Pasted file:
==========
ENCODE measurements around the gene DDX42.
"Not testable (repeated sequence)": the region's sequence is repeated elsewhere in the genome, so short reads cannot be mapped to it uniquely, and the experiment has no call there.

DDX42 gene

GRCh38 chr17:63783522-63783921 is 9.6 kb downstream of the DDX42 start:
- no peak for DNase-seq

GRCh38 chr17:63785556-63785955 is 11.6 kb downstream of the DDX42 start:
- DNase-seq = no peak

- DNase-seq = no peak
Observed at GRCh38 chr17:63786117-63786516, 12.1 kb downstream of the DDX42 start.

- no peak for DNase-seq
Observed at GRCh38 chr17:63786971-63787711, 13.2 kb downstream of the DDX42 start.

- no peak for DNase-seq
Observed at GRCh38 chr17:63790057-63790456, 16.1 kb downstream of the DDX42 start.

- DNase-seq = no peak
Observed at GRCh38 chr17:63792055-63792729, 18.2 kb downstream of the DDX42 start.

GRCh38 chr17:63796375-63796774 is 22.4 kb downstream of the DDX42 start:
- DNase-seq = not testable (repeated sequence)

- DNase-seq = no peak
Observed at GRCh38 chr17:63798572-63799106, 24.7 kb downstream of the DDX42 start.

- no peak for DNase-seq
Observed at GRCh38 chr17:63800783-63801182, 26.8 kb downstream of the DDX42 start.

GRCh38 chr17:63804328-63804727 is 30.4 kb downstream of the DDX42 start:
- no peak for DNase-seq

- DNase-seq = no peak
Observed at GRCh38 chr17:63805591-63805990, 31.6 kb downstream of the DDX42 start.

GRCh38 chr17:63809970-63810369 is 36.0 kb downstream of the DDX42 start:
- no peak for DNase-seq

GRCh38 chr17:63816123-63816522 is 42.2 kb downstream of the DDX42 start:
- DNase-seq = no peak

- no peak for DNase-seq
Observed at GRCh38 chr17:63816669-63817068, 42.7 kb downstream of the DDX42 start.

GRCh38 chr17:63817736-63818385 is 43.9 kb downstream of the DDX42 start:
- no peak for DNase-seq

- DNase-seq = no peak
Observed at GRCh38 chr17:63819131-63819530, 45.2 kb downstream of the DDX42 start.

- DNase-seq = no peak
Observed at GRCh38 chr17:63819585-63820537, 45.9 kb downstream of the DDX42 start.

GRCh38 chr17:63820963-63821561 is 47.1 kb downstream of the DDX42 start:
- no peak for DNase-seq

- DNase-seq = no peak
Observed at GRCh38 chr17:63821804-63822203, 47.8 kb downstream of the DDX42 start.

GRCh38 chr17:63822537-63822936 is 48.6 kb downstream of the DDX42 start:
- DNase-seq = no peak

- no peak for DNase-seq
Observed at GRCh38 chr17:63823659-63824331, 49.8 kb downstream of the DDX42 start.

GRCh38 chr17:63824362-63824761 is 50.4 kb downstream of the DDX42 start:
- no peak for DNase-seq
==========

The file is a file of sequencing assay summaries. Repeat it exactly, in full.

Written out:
ENCODE measurements around the gene DDX42.
"Not testable (repeated sequence)": the region's sequence is repeated elsewhere in the genome, so short reads cannot be mapped to it uniquely, and the experiment has no call there.

DDX42 gene

GRCh38 chr17:63783522-63783921 is 9.6 kb downstream of the DDX42 start:
- no peak for DNase-seq

GRCh38 chr17:63785556-63785955 is 11.6 kb downstream of the DDX42 start:
- DNase-seq = no peak

- DNase-seq = no peak
Observed at GRCh38 chr17:63786117-63786516, 12.1 kb downstream of the DDX42 start.

- no peak for DNase-seq
Observed at GRCh38 chr17:63786971-63787711, 13.2 kb downstream of the DDX42 start.

- no peak for DNase-seq
Observed at GRCh38 chr17:63790057-63790456, 16.1 kb downstream of the DDX42 start.

- DNase-seq = no peak
Observed at GRCh38 chr17:63792055-63792729, 18.2 kb downstream of the DDX42 start.

GRCh38 chr17:63796375-63796774 is 22.4 kb downstream of the DDX42 start:
- DNase-seq = not testable (repeated sequence)

- DNase-seq = no peak
Observed at GRCh38 chr17:63798572-63799106, 24.7 kb downstream of the DDX42 start.

- no peak for DNase-seq
Observed at GRCh38 chr17:63800783-63801182, 26.8 kb downstream of the DDX42 start.

GRCh38 chr17:63804328-63804727 is 30.4 kb downstream of the DDX42 start:
- no peak for DNase-seq

- DNase-seq = no peak
Observed at GRCh38 chr17:63805591-63805990, 31.6 kb downstream of the DDX42 start.

GRCh38 chr17:63809970-63810369 is 36.0 kb downstream of the DDX42 start:
- no peak for DNase-seq

GRCh38 chr17:63816123-63816522 is 42.2 kb downstream of the DDX42 start:
- DNase-seq = no peak

- no peak for DNase-seq
Observed at GRCh38 chr17:63816669-63817068, 42.7 kb downstream of the DDX42 start.

GRCh38 chr17:63817736-63818385 is 43.9 kb downstream of the DDX42 start:
- no peak for DNase-seq

- DNase-seq = no peak
Observed at GRCh38 chr17:63819131-63819530, 45.2 kb downstream of the DDX42 start.

- DNase-seq = no peak
Observed at GRCh38 chr17:63819585-63820537, 45.9 kb downstream of the DDX42 start.

GRCh38 chr17:63820963-63821561 is 47.1 kb downstream of the DDX42 start:
- no peak for DNase-seq

- DNase-seq = no peak
Observed at GRCh38 chr17:63821804-63822203, 47.8 kb downstream of the DDX42 start.

GRCh38 chr17:63822537-63822936 is 48.6 kb downstream of the DDX42 start:
- DNase-seq = no peak

- no peak for DNase-seq
Observed at GRCh38 chr17:63823659-63824331, 49.8 kb downstream of the DDX42 start.

GRCh38 chr17:63824362-63824761 is 50.4 kb downstream of the DDX42 start:
- no peak for DNase-seq